Articles tagged Malcolm Sayer

Page 83 of August 1975 archive issue thumbnail Page 83, August 1975

The Jaguar D-Type

When the Jaguar D-type made its racing debut in the 1954 Le Mans 24-hour race, it marked a complete departure from the XK 12—based C-types which had won the race in 1951 and 1953. instead of the C-type’s space-frame the D-type had a central monocoque tub in 18 gauge magnesium alloy, with holes cut in to house driver and “passenger”. A tubular aluminium subframe argon arc-welded to it carried...

Page 90 of August 2014 archive issue thumbnail Page 90, August 2014

Norman's conquest

The D-type didn’t win many races in period, but fared spectacularly well in those that most mattered. Sixty years on from the car’s first test, Motor Sport joins Jaguar development driver Norman Dewis at the helm Writer Andrew Frankel, photographer Howard Simmons The dark green prototype has been lapping the handling circuit at the Motor Industry Research Association proving ground for a while...

Page 149 of July 2014 archive issue thumbnail Page 149, July 2014

Something in the air

Once dismissed by Enzo Ferrari as a science for those who didn’t understand engines, aerodynamics proved to be manna for those who understood racing cars…Writer Adam Cooper This was a period of tumultuous change for Formula 1– and the greatest developments came in the field of aerodynamics. Just consider the arc of evolution between the Lotus 49B, which Emerson Fittipaldi raced at Brands Hatch in...

Page 58 of November 2008 archive issue thumbnail Page 58, November 2008

Best of three?

In 1955 the Jaguar D-type, Ferrari 750 Monza and Aston Martin DB3S all contested the Goodwood Nine Hours. But which is best? It’s a tough choiceBy Andrew Frankel As the crowds arrived at Goodwood on August 20, 1955 for the Nine Hours endurance race, few if any of the fans knew that it would be the last long-distance, day into night race held at their beloved track – at least, until the circuit’s...

Page 30 of July 1997 archive issue thumbnail Page 30, July 1997

Paradise lost

It never even entered a race, let alone won Le Mans, yet within the Jaguar XJ13 lies the stuff of legend. Andrew Frankel takes it back to the scene of its only triumph and near-fatal disaster to find if reality matches the myth. What is it about the Jaguar XJ13? What other racing car could have once attracted an offer of £7 million despite never having been entered into, let alone won, a single...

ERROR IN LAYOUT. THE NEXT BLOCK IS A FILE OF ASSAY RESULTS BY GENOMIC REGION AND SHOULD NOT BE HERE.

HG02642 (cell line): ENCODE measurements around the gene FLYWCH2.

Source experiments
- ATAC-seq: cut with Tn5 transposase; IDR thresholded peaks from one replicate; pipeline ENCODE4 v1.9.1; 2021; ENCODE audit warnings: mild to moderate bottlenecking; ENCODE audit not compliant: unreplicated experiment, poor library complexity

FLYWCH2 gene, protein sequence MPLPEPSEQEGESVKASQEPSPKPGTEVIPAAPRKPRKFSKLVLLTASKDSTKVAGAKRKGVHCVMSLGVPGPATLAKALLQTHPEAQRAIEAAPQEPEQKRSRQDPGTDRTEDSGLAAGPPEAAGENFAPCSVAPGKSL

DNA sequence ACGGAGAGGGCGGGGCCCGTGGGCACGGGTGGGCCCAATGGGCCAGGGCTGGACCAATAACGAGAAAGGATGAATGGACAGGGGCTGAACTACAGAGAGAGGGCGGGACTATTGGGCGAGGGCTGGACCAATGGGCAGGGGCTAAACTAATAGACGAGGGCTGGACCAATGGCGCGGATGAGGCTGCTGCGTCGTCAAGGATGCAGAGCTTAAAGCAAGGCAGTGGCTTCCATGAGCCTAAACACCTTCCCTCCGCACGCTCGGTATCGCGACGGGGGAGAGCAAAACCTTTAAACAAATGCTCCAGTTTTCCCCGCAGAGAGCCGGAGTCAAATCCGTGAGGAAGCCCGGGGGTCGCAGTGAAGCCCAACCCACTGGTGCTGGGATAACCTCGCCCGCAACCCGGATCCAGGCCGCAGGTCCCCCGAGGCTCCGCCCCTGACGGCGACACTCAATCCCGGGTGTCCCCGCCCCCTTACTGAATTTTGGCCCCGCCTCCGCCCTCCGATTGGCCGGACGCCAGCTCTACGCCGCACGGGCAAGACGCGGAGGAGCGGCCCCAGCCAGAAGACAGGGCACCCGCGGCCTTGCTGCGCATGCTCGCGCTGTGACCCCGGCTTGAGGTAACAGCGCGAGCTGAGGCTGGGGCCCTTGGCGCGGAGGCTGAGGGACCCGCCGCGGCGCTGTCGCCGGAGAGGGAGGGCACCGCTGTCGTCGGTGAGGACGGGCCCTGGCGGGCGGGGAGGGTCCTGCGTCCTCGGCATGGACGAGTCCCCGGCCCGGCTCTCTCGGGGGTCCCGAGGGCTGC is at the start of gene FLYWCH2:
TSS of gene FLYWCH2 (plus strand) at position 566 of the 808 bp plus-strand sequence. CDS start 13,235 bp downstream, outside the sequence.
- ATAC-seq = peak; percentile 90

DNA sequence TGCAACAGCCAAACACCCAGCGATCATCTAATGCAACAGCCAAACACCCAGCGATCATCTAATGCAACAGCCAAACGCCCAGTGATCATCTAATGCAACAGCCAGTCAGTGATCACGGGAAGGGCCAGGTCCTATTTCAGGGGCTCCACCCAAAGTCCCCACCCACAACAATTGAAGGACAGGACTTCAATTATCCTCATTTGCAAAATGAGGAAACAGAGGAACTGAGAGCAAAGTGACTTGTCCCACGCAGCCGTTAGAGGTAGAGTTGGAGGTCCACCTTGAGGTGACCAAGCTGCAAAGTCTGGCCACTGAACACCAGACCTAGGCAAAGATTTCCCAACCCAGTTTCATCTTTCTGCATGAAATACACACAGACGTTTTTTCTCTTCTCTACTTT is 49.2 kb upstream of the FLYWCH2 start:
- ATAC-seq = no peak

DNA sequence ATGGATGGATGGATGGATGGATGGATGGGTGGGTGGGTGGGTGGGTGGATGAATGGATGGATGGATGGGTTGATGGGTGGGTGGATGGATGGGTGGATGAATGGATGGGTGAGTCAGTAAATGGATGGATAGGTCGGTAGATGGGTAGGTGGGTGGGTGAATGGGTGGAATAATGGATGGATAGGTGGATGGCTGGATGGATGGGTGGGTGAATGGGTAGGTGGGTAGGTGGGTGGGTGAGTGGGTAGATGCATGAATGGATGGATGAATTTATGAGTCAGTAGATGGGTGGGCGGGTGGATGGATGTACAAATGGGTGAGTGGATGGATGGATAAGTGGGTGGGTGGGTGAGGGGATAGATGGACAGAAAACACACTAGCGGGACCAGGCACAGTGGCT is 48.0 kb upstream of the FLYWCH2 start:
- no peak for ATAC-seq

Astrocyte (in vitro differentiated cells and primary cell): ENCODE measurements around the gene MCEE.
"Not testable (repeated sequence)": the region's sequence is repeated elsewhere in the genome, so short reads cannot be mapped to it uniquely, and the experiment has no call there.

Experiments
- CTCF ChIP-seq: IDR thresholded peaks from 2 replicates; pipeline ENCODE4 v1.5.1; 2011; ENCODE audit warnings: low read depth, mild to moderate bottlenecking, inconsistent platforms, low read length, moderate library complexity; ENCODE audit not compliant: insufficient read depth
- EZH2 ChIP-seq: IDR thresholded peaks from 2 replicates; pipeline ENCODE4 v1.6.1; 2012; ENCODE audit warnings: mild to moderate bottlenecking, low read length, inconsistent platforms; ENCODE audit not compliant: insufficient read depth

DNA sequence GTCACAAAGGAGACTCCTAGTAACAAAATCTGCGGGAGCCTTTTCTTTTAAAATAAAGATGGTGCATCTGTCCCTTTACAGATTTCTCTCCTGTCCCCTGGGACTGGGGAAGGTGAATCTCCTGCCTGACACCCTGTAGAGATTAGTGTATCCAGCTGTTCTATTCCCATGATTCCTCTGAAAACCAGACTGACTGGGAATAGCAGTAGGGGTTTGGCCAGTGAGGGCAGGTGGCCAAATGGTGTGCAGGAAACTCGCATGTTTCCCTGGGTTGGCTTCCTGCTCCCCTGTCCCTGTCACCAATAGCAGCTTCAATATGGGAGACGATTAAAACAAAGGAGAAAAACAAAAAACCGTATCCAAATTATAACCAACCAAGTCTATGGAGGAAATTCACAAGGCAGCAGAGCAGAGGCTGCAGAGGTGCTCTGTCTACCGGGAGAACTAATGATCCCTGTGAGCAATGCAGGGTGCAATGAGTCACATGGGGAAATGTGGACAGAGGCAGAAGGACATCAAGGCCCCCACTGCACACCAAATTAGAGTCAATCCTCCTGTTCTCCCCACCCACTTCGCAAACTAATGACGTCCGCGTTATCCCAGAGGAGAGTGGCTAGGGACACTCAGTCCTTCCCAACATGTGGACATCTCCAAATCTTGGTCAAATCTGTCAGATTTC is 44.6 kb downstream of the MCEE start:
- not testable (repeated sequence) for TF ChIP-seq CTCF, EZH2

Page 69 of November 2003 archive issue thumbnail Page 69, November 2003

X-ray spec: Jaguar XJ13

Starved of support, XJ13's potential stayed hidden for years. Keith Howard talks with the man who tested it against its main rival, and still rates it As many have discovered, recapturing past glories in motorsport is no cakewalk. The relentless pace of technological progress is such that that just a few years off the treadmill can put you hopelessly behind the game. One marque to have pulled it...

Page 26 of October 1975 archive issue thumbnail Page 26, October 1975

The Jaguar XJ-S

A New Breed of Cat A new Jaguar model is a rarity, every one a landmark in motoring history. Styling has met with world-wide acclaim, performance has been something for other manufacturers to aim at. In performance and road manners the new XJ-S, a 154 m.p.h. sports coupe powered by the fuel-injected version of Jaguar's V12 engine and using modified XJ saloon suspension, represents yet another...

Page 62 of November 2001 archive issue thumbnail Page 62, November 2001

Cheshire

At Oulton Park 40 years ago, this Jaguar E-type won on the models race debut. Graham Hill drove it then. Now it's David Malsher's turn While gazing at one of the most famous Jaguar E-types of them all,ECD 400, I initially tried to push its heritage to the back of my mind, and just absorb its impact as 'an E-type'. No matter what a bargain it was in the 1960s, there are three fundamental reasons...

Page 73 of January 2011 archive issue thumbnail Page 73, January 2011

Lunch with... David Hobbs

The results didn't always come his way, but over three decades this expat Brit enjoyed the sort of variety in his racing career that today's F1 stars can only dream about, By Simon Taylor David Hobbs is 71 now, still the quintessential Englishman with the deadpan humour that stayed with him through a 30-year-plus racing career. By his own assessment, misfortune and missed opportunities meant he...

Page 9 of November 2004 archive issue thumbnail Page 9, November 2004

Browns Lane is blackballed

News of Ford's withdrawal from F1 came on the same day it was announced that Jaguar's historic Coventry road car factory was to close. Long-standing test driver Norman Dewis, who was at the heart of Jag's competition programmes of the 1950s, said: "It's very sad, but I am not surprised. As for the F1 team, I was against it from the beginning. It didn't make sense to me. It's all very well saying...

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